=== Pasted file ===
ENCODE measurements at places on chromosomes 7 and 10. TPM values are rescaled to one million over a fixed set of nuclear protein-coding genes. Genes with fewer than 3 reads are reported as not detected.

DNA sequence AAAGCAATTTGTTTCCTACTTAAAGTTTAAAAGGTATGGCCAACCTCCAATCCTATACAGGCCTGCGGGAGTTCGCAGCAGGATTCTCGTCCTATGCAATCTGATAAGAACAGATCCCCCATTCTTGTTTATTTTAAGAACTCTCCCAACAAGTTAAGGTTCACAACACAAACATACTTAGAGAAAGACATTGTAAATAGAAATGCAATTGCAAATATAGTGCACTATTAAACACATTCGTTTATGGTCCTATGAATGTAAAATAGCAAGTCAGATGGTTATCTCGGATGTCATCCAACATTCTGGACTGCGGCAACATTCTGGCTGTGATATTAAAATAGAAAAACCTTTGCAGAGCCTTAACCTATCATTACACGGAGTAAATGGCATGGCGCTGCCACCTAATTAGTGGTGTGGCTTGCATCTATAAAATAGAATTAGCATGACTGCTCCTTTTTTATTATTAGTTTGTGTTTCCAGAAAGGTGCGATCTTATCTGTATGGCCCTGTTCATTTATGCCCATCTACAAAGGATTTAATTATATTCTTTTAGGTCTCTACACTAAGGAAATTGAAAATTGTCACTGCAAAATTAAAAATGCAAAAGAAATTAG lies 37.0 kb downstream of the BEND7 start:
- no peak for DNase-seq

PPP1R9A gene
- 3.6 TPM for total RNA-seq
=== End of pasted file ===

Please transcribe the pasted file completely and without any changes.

ENCODE measurements at places on chromosomes 7 and 10. TPM values are rescaled to one million over a fixed set of nuclear protein-coding genes. Genes with fewer than 3 reads are reported as not detected.

DNA sequence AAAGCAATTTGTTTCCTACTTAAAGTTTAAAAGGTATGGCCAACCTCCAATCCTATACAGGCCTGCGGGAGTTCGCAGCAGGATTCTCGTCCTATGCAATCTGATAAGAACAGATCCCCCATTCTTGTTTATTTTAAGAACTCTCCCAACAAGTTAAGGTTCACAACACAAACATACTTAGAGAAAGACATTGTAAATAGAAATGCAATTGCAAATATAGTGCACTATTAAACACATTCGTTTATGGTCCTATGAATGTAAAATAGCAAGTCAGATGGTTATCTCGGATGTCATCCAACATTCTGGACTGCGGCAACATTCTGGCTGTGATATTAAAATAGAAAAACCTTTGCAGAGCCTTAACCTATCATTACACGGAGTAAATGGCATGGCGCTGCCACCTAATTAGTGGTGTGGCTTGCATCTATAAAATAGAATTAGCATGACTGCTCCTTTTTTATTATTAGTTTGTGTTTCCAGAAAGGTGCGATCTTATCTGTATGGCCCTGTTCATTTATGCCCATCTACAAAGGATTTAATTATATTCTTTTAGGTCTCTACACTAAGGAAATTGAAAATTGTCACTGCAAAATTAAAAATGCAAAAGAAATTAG lies 37.0 kb downstream of the BEND7 start:
- no peak for DNase-seq

PPP1R9A gene
- 3.6 TPM for total RNA-seq